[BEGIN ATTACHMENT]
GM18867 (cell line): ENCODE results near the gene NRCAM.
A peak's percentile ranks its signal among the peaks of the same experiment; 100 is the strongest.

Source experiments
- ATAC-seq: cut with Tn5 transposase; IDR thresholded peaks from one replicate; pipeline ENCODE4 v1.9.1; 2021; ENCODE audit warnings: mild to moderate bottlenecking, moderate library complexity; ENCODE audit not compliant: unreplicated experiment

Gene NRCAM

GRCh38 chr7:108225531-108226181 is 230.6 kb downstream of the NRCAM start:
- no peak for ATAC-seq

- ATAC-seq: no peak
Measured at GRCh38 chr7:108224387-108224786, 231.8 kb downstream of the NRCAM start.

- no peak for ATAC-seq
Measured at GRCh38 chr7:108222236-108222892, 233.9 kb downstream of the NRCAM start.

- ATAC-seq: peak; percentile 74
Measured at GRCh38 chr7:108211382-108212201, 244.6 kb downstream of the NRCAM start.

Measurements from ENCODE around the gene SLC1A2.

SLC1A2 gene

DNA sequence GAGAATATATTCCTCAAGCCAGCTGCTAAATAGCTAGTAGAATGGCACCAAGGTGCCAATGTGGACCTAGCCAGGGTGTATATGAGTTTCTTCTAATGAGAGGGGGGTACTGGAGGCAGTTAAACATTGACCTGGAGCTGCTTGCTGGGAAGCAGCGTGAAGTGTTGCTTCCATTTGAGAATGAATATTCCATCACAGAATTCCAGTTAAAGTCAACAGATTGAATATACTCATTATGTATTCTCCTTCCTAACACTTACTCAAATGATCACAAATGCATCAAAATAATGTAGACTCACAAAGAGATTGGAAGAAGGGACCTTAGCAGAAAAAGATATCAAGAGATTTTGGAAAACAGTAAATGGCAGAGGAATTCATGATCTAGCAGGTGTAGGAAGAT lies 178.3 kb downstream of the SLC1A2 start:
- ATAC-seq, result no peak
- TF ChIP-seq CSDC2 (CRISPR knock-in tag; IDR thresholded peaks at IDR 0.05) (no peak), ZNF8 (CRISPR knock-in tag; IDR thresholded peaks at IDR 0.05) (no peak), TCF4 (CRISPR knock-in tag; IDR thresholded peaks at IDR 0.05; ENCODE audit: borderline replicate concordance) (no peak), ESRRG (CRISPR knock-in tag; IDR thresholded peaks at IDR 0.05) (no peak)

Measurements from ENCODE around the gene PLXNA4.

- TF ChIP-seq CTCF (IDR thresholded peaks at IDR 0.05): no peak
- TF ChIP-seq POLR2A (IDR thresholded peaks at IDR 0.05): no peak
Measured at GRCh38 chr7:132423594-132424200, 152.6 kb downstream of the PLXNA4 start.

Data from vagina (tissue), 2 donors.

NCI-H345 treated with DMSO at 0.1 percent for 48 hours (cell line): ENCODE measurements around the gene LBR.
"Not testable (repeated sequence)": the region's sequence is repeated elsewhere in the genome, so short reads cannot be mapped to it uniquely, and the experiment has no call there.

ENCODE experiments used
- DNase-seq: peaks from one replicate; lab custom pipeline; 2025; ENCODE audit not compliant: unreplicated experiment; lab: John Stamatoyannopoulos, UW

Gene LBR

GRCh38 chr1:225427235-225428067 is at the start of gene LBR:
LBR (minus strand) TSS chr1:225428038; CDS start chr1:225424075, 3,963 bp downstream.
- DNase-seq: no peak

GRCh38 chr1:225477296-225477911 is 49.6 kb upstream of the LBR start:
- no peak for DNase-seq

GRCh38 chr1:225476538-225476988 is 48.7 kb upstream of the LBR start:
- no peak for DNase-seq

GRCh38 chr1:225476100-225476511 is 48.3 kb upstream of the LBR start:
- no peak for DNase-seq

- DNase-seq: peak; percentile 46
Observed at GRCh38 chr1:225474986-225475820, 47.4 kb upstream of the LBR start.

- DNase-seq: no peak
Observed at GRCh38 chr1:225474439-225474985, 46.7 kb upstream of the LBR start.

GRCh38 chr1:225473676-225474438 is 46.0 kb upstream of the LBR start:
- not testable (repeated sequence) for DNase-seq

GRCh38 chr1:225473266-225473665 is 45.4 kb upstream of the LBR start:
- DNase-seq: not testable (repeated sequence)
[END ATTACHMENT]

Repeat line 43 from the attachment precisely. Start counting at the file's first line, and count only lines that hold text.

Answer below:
- not testable (repeated sequence) for DNase-seq